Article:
Tales from the Stave, Radio 4, Tuesday<br/>The Essay, Radio 3, Monday-Wednesday

Two inspiring, thoughtful programmes, and one annoying executive
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The Independent Culture

The best ideas are usually simple, and whoever had the notion of examining a famous piece of music by poring, breathless and white-gloved, over the original manuscripts deserves a banker-sized bonus.

I've only just caught up with Tales from the Stave and, on Tuesday's evidence, it's been my loss.

Frances Fyfield enlisted the help of the academic Richard Langham Smith and mezzo Bea Robein to inspect Bizet's score for Carmen. "I'm very excited," Robein giggled. "I feel like a soprano." They charted the progress of the writing, the rewrites and out-takes, and saw how towards the end Bizet's handwriting changed, "as if he's writing quicker and more passionately" as Langham Smith observed. It was all brought to life brilliantly – and, best of all, it made you want to go and listen to the music through newly opened ears.

One delight I haven't been missing out on is The Essay, which provides the perfect evocative, thoughtful lead-in to Late Junction. The poet Ruth Padel was in the chair with five pieces about the animals closest to British hearts. The first three were deer, robins and badgers, and Padel took us deep into the British psyche with her inquisitive, probing spirit. Her writing is always refined, but the pieces were mostly informative and not too heavy on the poetics, a good thing in my book.

All three animals have been severely compromised by the modern world, and Padel's underlying message was clear: as Gandhi said, a society can be judged by the way it treats its animals. "Managing the wild means managing aspects of ourselves," said Padel – and I'm not sure we do either very well.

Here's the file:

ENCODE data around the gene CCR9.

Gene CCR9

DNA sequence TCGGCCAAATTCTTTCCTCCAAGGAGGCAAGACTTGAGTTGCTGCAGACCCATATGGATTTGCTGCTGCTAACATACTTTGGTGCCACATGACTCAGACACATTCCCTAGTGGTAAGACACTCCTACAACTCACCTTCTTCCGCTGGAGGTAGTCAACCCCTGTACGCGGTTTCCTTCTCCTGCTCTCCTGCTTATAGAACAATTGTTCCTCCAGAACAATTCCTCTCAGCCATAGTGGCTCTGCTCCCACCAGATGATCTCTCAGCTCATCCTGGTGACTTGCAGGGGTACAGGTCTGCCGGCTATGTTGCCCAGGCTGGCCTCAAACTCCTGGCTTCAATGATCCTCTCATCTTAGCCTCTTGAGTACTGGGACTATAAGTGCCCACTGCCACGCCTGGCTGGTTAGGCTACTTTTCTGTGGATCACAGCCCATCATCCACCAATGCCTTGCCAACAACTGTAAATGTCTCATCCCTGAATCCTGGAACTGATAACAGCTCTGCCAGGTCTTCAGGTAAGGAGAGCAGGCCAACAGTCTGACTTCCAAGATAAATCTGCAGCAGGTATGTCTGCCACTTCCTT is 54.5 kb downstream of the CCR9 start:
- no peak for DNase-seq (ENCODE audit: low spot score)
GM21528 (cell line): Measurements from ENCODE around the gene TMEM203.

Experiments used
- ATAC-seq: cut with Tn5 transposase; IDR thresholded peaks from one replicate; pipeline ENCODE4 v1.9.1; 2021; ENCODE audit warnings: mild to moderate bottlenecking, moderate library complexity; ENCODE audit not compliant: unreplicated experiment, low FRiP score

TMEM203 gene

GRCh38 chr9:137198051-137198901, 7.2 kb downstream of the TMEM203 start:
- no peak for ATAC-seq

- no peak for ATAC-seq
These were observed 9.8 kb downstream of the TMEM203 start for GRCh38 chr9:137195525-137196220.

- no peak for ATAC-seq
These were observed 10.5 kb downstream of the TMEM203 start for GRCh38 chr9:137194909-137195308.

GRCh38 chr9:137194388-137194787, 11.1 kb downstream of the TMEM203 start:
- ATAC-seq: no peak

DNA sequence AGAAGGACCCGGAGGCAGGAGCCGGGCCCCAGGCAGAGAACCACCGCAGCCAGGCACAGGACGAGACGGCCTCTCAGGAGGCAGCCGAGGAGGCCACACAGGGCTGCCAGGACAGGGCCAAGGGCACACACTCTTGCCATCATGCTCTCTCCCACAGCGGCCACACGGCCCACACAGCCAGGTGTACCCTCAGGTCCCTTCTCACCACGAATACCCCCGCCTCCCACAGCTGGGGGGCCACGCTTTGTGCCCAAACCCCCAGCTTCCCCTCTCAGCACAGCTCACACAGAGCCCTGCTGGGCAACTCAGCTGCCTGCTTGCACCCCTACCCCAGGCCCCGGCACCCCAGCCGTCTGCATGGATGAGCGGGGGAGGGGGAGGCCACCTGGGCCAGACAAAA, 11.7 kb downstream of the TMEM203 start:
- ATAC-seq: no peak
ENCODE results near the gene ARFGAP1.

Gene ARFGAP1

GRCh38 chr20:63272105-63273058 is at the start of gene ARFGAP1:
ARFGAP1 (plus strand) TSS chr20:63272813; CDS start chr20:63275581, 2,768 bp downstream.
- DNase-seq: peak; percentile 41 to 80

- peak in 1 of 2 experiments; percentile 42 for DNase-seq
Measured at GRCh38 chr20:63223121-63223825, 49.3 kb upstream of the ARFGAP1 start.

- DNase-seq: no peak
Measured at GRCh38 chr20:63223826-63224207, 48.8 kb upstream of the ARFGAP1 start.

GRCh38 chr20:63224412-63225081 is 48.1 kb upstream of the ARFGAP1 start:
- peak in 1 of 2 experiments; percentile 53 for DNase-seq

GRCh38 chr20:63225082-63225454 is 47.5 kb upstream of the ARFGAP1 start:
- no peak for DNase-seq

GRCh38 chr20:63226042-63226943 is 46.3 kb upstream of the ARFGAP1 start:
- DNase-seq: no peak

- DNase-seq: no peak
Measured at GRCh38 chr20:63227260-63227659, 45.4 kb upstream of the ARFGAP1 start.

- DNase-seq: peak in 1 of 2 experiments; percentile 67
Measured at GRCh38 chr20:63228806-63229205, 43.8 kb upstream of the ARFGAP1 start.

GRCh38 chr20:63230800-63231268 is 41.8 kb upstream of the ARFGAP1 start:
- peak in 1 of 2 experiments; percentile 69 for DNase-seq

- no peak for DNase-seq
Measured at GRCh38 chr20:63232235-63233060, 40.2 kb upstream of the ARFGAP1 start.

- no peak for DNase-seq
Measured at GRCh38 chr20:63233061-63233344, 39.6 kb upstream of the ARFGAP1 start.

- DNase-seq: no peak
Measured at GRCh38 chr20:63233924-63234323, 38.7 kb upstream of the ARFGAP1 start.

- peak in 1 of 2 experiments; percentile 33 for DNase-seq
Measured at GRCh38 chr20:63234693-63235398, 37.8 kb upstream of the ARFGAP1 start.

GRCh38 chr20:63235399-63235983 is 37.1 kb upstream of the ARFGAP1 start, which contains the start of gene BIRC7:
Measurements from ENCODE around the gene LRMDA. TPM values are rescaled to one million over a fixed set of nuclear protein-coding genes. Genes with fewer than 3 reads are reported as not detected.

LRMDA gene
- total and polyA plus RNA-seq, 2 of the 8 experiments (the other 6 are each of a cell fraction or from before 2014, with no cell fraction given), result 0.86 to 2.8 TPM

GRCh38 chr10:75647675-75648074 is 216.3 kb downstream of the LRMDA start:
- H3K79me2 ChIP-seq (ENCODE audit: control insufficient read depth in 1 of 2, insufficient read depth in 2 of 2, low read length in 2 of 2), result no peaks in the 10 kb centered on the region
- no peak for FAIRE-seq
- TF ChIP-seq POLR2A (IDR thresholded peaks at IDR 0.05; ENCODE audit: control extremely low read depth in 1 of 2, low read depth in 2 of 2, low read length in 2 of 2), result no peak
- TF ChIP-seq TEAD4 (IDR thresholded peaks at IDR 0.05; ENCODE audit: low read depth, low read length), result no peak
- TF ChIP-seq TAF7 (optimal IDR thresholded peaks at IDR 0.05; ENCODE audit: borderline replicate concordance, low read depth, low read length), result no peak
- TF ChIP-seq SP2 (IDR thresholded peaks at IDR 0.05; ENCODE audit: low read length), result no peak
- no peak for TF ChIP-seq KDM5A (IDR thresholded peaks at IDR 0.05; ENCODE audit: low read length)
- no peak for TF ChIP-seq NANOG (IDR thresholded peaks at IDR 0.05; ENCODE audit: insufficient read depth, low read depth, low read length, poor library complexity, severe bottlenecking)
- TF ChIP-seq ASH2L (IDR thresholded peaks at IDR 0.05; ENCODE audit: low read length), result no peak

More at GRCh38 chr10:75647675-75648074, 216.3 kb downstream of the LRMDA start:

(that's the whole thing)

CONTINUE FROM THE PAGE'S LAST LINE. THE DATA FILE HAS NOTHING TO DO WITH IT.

Everything radio-related has been overshadowed this past week by the news that Mark Radcliffe and Stuart Maconie are moving from Radio 2 in the evenings to an afternoon gig on 6 Music. It sounds as if the controller of the two stations, Bob Shennan, who replaced Lesley Douglas when she fell on her Sachsgate sword, is throwing his weight around, letting us know he's there. Taking away the Thursday show was a shot across the R&M bows, probably to soften them up so that being shunted off altogether wouldn't seem so painful.

Though Radcliffe was putting a positive spin on things, they must surely feel it's a demotion. Maconie says 6 Music is his "spiritual home", but what he and Radcliffe have been doing is channelling the 6 Music spirit on to the Radio 2 airwaves – a neat sleight of hand, like sneaking a BBC4 programme on to BBC1 and getting away with it.

6 Music is a fine thing, and I'm glad it was reprieved last year, but The Radcliffe and Maconie Show deserves a mass audience. I just can't see how Jo Whiley, capable as she is, can be an improvement.

And what's more ... I've spent most weekday evenings over the past few years pottering in the kitchen listening to R&M, so speaking for myself it's a bit of a bummer. There is iPlayer, of course, but that's just not the same as listening live, and it would mean I'd have to get a laptop. So I'm not happy. That alone should make Shennan reconsider.